Book Review—Local Code: 3659 Proposals About Data, Design, and the Nature of Cities

Author: Nicholas de Monchaux (Princeton Architectural Press, 2016)

Sometimes, you don’t know where you are going until you get there. And perhaps no better statement can be used to describe Nicholas de Monchaux’s Local Code: 3659 Proposals About Data, Design, and the Nature of Cities. An Associate Professor of Architecture and Urban Design at the University of California, Berkeley, de Monchaux is perhaps most recognized as the author of the award-winning Spacesuit: Fashioning Apollo (MIT Press, 2011): a book that ties together an diversity of interdisciplinary strands in telling the story of the development of the spacesuit and its relevance to design and urban planning.

Insofar that Spacesuit speaks to the complexity of the human-made environment, and the importance of adaptation and redundancy, Local Code can be considered a continuation of his earlier work, albeit one that speaks more directly to architecture and the urban environment. This most recent book, however, brings issues around data, resistance and resilience into the discussion.

Whereas the content of Spacesuit is structured logically across its twenty-one chapters, Local Code is an provocative and abstract meandering journey. Its structure is deceptively straightforward, however, with four design “Case Studies” for San Francisco, Los Angeles, Venice and New York (that make up the 3659 proposals), respectively, sandwiched between three interconnected essays. Each of which the latter focuses on the provocative, obscure histories of specific characters de Monchaux considers particularly relevant to the understanding the interaction of “data, design and the nature of cities”—Gordon Matta-Clark (Fake Estates and Reality Properties), Jane Jacobs (Life Attracts Life) and Howard Fisher (The Map and the Territory). These are bookended by a brief Introduction and Conclusion.

Although the design proposals loom large in the title of the book, each Case Study chapter includes a very brief introductory write-up describing the intent of the works, a key image with the graphic coding for the designs, then the proposal themselves: the vast majority of which are almost illegible 2-dimensional thumbnail plan drawings. A smaller selection are enlarged enough to make out some details and even fewer still given spatial treatment, most often in the form 3-dimensional pixellated perspective or paraline drawings.

It is clear then that the design themselves are of little consequence, in and of themselves. In fact, their importance and meaning only become evident in relation to the interrelated, alternating threads about Gordon Matta-Clark’s “remaking of nature of the city as a complex”, Jane Jacobs’ work on understanding the city as a “living network-of-networks” and Howard Fisher’s “visual use of information in the public good”.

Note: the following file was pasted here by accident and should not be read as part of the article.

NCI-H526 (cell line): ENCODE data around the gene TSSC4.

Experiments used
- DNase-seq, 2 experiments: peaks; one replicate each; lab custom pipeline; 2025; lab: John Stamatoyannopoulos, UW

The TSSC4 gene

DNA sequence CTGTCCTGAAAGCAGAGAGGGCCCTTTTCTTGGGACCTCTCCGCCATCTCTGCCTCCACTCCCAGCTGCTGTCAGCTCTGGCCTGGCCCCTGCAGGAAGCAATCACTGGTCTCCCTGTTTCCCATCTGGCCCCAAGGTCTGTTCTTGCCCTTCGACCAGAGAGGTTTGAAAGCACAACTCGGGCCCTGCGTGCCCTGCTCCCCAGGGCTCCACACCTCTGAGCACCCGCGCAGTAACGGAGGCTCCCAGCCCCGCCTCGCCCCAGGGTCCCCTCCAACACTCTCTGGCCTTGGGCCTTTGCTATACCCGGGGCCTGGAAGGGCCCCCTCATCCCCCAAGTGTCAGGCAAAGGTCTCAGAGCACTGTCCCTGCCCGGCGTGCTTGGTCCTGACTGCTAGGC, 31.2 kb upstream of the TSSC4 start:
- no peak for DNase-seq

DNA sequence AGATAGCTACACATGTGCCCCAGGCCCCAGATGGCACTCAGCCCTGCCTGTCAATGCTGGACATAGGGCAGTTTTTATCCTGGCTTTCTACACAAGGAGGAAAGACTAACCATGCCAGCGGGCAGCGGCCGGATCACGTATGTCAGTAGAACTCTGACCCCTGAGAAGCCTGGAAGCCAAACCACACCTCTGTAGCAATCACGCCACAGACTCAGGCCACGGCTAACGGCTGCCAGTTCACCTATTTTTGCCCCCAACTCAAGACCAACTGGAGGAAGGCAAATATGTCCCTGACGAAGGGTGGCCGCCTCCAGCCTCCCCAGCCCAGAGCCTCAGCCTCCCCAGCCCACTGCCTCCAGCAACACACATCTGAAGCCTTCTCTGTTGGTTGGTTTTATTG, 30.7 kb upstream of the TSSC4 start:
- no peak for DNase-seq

So, for example, the San Francisco design proposals that identify and transform the hundreds of abandoned urban sites across the city, are an extension of the unfinished project of Gordon Matta-Clark, described immediately after in Fake Estates and Reality Properties. The re-use of abandoned sites is, in fact, the foundation for all the case studies: the reason the Matta-Clark essay is the first of the three.

In light of the fact the each essay adds a different layer of meaning to the designs proposed, one only truly appreciates the power and intent of the Local Code upon reading its last word: the structure and format of the book perfectly mirroring the unpredictable, complex nature of the cities described within its pages.

As a rare book that readers must actively engage as they read, Local Code: 3659 Proposals About Data, Design, and the Nature of Cities is a thoroughly thought-provoking and captivating read—one that eloquently highlights a path through the intimidating, dark forest where urbanism and Big Data intermingle. Perhaps more impressive is that, over and above the latter, it remains directly connected to the urban fabric as physical places human adaptation, resourcefulness and resilience.

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For more information on Local Code: 3659 Proposals about Data, Design, and the Nature of Cities, visit the Princeton Architectural Press website here and here . One can also learn more about Nicholas de Monchaux and his work from his personal website.

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Erick Villagomez is one of the Editor-in-Chief at Spacing Vancouver. He is also an educator, independent researcher and designer with personal and professional interests in the urban landscapes. His private practice – Metis Design|Build – is an innovative practice dedicated to a collaborative and ecologically responsible approach to the design and construction of places. You can see more of his artwork on his Visual Thoughts Tumblr and follow him on his instagram account: @e_vill1.

 

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